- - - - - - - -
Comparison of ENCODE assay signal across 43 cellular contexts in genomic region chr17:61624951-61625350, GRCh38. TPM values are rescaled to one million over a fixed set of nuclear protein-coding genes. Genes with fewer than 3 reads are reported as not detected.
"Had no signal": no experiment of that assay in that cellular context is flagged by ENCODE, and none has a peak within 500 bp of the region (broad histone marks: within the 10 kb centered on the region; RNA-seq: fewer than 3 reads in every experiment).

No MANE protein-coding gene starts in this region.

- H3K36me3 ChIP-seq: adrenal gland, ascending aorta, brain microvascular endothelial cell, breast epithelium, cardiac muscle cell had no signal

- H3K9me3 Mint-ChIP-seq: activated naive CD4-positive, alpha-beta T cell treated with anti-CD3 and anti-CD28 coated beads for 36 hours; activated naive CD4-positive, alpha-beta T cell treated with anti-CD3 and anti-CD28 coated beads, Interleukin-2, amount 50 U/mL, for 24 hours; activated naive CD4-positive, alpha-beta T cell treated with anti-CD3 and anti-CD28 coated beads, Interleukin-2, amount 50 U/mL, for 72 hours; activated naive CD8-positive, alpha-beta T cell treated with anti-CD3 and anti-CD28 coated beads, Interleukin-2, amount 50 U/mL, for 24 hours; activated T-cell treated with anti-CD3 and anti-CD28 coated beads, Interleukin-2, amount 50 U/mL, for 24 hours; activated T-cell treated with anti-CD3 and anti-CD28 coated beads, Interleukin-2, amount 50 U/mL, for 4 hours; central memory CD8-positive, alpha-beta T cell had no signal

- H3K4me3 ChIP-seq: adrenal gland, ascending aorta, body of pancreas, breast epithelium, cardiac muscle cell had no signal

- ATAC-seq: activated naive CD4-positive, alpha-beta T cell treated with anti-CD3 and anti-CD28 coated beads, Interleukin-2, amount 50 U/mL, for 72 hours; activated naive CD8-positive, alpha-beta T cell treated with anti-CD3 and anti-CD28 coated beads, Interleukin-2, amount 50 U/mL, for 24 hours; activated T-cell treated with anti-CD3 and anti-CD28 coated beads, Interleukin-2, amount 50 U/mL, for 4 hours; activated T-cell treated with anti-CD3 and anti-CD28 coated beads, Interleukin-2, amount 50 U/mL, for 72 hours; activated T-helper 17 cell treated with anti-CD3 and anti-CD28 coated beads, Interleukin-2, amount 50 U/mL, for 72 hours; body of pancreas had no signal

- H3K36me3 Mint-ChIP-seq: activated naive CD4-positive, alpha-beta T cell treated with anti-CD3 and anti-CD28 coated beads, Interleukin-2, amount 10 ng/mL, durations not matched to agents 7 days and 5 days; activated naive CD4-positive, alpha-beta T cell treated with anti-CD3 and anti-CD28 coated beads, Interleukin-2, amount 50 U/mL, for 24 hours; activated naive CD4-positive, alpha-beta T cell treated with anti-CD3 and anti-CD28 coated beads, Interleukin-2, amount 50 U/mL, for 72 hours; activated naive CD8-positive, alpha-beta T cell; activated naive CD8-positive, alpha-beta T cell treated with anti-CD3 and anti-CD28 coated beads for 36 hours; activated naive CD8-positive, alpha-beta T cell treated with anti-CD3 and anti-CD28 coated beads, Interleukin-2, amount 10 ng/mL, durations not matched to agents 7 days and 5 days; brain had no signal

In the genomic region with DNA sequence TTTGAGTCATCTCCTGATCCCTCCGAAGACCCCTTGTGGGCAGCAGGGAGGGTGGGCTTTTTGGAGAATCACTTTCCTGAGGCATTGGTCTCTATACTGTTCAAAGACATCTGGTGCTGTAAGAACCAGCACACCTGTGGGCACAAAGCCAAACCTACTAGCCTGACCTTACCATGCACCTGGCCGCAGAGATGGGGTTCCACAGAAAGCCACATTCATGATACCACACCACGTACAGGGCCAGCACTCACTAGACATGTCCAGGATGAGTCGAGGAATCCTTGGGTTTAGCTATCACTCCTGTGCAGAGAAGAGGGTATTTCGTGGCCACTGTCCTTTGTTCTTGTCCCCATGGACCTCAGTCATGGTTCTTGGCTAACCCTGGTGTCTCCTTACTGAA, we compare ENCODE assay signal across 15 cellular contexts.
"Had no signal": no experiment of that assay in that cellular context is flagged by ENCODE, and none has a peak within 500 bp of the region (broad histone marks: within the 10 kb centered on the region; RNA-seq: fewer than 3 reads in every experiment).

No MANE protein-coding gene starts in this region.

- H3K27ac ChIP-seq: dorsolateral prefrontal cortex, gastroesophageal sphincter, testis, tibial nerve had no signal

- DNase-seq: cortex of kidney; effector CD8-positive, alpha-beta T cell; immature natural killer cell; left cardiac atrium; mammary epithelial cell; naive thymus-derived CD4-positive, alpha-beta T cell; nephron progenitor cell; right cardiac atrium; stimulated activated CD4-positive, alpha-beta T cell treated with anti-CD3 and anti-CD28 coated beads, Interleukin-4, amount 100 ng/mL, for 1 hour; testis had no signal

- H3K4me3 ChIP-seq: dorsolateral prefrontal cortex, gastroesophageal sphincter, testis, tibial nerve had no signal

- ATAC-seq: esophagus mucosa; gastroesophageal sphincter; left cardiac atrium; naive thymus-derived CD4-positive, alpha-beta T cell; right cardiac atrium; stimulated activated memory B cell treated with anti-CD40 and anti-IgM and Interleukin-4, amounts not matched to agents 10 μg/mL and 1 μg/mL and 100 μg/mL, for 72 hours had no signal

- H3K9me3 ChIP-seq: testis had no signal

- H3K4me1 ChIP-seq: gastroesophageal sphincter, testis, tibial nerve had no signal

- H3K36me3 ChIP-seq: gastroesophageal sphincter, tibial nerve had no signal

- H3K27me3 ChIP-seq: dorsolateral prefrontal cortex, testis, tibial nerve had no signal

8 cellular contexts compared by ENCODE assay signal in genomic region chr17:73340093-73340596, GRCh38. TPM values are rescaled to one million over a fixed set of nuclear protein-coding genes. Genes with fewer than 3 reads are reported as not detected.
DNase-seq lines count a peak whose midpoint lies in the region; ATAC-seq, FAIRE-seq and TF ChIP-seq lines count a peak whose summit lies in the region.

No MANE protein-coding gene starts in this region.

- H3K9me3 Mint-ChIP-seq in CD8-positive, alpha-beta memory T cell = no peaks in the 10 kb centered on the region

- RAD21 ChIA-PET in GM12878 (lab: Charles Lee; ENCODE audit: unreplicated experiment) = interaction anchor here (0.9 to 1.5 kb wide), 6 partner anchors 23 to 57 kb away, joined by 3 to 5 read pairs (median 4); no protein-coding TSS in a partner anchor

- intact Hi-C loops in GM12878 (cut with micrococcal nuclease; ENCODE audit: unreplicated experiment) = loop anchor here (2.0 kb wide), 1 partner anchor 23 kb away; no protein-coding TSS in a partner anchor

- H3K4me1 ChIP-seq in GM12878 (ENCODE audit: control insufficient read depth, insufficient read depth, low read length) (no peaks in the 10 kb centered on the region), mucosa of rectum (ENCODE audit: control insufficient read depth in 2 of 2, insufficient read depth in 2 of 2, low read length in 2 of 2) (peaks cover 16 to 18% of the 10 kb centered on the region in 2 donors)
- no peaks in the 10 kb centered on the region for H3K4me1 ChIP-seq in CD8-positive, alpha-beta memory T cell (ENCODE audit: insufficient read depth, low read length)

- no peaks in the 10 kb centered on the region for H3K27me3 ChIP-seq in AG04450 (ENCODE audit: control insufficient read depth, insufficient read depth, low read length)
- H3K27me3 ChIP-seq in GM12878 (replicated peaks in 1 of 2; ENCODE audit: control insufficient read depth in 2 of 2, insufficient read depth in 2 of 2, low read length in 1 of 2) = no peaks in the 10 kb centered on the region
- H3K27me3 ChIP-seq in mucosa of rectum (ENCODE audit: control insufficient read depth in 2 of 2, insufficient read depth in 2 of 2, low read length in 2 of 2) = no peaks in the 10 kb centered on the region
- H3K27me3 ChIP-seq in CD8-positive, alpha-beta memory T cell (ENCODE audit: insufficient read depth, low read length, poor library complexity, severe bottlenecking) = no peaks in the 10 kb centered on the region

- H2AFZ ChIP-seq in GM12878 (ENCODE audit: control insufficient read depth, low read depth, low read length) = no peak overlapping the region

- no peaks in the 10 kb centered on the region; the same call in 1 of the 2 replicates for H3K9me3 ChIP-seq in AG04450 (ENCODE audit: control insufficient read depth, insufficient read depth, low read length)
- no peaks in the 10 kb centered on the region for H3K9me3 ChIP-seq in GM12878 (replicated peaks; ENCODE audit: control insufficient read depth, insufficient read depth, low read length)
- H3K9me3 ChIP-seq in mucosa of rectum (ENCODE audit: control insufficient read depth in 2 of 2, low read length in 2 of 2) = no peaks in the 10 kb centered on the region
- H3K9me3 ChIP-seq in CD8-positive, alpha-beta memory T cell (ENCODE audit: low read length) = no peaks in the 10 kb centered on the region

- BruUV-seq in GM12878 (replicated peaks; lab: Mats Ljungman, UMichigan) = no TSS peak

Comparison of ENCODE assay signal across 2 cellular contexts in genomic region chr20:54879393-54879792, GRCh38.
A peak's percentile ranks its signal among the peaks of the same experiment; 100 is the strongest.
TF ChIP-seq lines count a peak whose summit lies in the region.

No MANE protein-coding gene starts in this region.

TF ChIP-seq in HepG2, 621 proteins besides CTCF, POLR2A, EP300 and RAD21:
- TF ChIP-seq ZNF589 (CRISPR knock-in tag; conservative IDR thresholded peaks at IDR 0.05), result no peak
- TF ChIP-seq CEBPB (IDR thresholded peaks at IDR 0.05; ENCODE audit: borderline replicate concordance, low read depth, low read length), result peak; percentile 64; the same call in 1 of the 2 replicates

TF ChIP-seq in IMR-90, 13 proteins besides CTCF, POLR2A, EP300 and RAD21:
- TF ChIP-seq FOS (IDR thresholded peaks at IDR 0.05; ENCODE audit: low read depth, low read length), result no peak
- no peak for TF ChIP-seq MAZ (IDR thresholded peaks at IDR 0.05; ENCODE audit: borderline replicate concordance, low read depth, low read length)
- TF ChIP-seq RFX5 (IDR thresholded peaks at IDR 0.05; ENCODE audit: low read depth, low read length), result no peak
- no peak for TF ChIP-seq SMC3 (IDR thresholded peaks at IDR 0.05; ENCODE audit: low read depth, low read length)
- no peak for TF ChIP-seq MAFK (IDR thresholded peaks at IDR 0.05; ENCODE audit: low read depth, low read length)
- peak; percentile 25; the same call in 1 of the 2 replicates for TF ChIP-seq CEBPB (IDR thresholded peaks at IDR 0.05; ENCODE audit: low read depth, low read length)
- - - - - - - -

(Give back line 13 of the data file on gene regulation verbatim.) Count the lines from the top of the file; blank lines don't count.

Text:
- DNase-seq: cortex of kidney; effector CD8-positive, alpha-beta T cell; immature natural killer cell; left cardiac atrium; mammary epithelial cell; naive thymus-derived CD4-positive, alpha-beta T cell; nephron progenitor cell; right cardiac atrium; stimulated activated CD4-positive, alpha-beta T cell treated with anti-CD3 and anti-CD28 coated beads, Interleukin-4, amount 100 ng/mL, for 1 hour; testis had no signal